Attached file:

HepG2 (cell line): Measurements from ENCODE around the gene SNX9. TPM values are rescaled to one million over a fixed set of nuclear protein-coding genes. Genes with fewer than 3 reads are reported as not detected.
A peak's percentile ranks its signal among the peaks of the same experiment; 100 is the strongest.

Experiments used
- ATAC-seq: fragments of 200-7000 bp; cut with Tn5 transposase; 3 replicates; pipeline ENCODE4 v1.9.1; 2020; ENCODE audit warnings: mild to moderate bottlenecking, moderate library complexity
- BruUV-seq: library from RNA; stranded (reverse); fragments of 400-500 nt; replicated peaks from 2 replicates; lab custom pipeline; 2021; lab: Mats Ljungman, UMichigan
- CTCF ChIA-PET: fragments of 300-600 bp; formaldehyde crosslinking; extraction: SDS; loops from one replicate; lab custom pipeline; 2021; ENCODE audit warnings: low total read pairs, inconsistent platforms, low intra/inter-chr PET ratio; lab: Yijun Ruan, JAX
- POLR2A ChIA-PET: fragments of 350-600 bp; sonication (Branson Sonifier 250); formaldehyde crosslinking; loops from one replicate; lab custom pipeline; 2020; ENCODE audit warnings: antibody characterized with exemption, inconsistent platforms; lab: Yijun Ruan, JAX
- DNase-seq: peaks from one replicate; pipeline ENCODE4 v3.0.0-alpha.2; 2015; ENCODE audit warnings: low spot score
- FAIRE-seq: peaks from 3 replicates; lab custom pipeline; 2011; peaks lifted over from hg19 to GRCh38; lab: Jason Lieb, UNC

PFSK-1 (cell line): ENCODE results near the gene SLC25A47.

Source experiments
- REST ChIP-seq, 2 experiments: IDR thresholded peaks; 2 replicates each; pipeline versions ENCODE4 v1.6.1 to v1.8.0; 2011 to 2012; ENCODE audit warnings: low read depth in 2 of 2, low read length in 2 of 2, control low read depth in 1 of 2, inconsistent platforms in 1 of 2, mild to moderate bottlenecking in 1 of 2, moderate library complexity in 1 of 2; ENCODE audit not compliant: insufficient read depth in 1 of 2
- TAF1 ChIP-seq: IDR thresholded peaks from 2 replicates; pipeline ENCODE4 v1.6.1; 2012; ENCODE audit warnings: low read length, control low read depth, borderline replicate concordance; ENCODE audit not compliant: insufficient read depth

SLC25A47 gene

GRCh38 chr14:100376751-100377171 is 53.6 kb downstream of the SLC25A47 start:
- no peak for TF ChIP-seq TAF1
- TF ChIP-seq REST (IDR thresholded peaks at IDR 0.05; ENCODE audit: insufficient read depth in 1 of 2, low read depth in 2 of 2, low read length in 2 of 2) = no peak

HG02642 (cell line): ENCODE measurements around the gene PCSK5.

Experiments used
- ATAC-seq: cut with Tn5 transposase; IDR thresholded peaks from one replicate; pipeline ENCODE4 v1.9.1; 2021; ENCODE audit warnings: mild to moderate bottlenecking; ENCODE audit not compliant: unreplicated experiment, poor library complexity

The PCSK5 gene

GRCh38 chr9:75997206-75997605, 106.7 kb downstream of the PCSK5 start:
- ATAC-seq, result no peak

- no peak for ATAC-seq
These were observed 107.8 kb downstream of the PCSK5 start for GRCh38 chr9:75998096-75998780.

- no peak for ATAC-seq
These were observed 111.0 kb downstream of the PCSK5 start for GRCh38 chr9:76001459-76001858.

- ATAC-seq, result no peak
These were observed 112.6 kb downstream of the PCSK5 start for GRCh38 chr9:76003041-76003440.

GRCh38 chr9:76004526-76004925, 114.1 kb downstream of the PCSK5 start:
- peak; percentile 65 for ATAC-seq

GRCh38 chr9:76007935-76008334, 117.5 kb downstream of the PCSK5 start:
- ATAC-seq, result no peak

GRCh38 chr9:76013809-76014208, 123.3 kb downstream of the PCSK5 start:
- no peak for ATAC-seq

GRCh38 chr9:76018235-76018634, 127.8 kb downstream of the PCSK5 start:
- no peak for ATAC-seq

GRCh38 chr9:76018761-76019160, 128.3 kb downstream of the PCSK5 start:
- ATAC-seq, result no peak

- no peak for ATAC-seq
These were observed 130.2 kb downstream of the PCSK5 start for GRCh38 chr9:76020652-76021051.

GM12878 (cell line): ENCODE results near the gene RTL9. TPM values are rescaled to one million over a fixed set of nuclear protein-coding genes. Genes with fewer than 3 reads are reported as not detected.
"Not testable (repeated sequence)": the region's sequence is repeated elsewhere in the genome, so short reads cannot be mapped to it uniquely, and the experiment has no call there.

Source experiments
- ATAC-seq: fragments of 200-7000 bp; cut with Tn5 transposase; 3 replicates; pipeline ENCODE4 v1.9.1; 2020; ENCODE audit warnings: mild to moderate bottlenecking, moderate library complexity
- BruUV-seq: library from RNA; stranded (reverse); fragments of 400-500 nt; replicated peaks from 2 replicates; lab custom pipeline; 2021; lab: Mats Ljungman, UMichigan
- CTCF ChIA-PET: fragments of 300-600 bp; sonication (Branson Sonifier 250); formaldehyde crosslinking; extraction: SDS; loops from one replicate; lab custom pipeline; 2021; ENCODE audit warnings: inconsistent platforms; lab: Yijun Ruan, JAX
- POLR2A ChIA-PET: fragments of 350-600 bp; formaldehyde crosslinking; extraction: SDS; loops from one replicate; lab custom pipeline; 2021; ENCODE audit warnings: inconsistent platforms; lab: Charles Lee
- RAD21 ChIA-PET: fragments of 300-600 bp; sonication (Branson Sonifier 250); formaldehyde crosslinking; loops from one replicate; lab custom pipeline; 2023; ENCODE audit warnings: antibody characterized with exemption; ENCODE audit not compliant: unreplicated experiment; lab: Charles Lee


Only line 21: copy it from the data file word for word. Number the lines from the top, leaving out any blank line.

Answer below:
The PCSK5 gene